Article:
Hazardous chemicals found at four military sites in Wisconsin, records show

An emerging class of chemicals that have prompted heightened security concerns nationally have been found at four Wisconsin military sites, Lee Berquist of the Milwaukee Journal Sentinel reported.

Known as perfluorinated chemicals, a federal draft report released in June found the compounds present a greater public health risk than previously known. The report said studies suggest that the chemicals are associated with increased risk of pregnancy-induced hypertension, liver damage, thyroid disease, asthma, decreased fertility, some cancers and a decline in response to vaccines. The chemicals can seep into soil and pollute surface water and groundwater and potentially contaminate drinking water.

Records and email correspondence obtained by the Journal Sentinel from the Department of Natural Resources show contamination has been found at sites of the Air National Guard 128th Air Refueling Wing in Milwaukee; the 440th Airlift Wing of the Air Force Reserve; Fort McCoy between Sparta and Tomah; Volk Field at Camp Douglas in Juneau County; and at Truax Field in Madison. The 440th moved from Milwaukee to a base in North Carolina in 2007.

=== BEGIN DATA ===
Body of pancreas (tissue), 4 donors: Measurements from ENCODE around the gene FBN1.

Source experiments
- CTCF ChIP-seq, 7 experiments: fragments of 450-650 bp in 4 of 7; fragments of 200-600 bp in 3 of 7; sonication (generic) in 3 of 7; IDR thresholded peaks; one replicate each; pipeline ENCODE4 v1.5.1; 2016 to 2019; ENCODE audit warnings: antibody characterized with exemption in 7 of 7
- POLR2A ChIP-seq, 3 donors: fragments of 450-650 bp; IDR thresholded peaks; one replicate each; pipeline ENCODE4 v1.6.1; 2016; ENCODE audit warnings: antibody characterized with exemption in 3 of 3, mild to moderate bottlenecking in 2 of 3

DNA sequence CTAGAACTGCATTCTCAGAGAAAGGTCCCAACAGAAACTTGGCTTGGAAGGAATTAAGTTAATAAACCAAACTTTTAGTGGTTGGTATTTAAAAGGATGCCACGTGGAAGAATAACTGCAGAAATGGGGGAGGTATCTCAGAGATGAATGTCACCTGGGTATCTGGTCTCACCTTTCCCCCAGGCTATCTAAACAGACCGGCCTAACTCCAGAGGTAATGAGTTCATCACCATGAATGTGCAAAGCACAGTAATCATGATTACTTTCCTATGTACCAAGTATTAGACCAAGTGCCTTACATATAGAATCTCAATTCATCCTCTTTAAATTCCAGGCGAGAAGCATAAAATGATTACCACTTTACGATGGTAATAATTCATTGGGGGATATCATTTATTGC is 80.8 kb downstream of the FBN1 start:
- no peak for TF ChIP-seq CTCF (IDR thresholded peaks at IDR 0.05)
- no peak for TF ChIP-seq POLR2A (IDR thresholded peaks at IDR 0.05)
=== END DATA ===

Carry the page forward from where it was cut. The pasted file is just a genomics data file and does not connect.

In late 2017, a Johnson Controls-owned manufacturer in Marinette began investigating how the chemicals had strayed from its property and how best to contain the pollutants, Berquist wrote. Other states are investigating whether the chemicals are in public drinking water. In Michigan, the state is spending $1.7 million to test water and said on Aug. 21 it is finding evidence of the compounds. Only one community, Parchment near Kalamazoo, is so far known to have drinking water above the health advisory of 70 parts trillion.

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